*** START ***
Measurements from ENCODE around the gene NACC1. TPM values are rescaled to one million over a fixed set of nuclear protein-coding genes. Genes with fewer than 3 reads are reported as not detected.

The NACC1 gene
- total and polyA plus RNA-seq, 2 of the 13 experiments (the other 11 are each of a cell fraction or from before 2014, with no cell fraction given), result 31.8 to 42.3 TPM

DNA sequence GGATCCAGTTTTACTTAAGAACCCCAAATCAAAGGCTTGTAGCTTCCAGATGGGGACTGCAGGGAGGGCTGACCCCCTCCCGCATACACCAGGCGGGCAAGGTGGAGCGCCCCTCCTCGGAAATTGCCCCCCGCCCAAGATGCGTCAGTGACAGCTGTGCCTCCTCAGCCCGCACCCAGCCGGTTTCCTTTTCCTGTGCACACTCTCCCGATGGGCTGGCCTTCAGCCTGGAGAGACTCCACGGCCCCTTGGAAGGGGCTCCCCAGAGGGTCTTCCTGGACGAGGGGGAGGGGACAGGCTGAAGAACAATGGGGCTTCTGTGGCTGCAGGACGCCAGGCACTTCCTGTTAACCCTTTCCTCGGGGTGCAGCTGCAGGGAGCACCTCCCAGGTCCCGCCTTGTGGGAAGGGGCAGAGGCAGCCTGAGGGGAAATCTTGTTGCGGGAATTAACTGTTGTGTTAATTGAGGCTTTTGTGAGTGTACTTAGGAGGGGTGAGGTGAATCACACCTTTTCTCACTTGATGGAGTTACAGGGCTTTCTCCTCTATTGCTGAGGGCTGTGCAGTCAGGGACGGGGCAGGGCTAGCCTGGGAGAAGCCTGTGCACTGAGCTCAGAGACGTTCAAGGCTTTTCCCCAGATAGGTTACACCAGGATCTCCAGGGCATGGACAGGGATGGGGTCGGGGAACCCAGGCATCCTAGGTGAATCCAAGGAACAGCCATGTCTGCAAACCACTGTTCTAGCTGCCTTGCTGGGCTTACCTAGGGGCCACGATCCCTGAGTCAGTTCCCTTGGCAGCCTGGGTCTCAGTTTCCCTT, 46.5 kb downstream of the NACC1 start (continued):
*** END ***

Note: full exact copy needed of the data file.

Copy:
Measurements from ENCODE around the gene NACC1. TPM values are rescaled to one million over a fixed set of nuclear protein-coding genes. Genes with fewer than 3 reads are reported as not detected.

The NACC1 gene
- total and polyA plus RNA-seq, 2 of the 13 experiments (the other 11 are each of a cell fraction or from before 2014, with no cell fraction given), result 31.8 to 42.3 TPM

DNA sequence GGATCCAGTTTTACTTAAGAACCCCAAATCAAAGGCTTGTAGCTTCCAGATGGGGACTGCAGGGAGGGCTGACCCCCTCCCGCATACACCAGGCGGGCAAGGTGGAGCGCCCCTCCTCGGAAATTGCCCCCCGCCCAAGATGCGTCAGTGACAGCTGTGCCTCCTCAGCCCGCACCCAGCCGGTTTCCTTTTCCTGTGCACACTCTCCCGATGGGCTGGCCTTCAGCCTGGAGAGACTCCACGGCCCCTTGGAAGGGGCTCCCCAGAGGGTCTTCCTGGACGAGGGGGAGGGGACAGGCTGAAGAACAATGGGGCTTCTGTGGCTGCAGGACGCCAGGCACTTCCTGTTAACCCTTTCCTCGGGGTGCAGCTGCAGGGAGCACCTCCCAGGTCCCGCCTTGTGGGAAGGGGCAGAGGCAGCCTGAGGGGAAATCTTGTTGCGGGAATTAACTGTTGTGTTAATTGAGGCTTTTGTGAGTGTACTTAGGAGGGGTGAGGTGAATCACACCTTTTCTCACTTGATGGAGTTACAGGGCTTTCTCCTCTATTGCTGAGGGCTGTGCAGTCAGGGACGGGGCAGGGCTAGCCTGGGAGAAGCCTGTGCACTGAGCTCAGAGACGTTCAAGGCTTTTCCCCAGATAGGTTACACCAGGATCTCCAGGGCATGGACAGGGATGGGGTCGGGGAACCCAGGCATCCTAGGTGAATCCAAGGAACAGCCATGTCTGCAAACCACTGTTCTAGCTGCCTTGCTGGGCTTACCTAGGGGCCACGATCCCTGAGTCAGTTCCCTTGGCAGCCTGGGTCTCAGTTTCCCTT, 46.5 kb downstream of the NACC1 start (continued):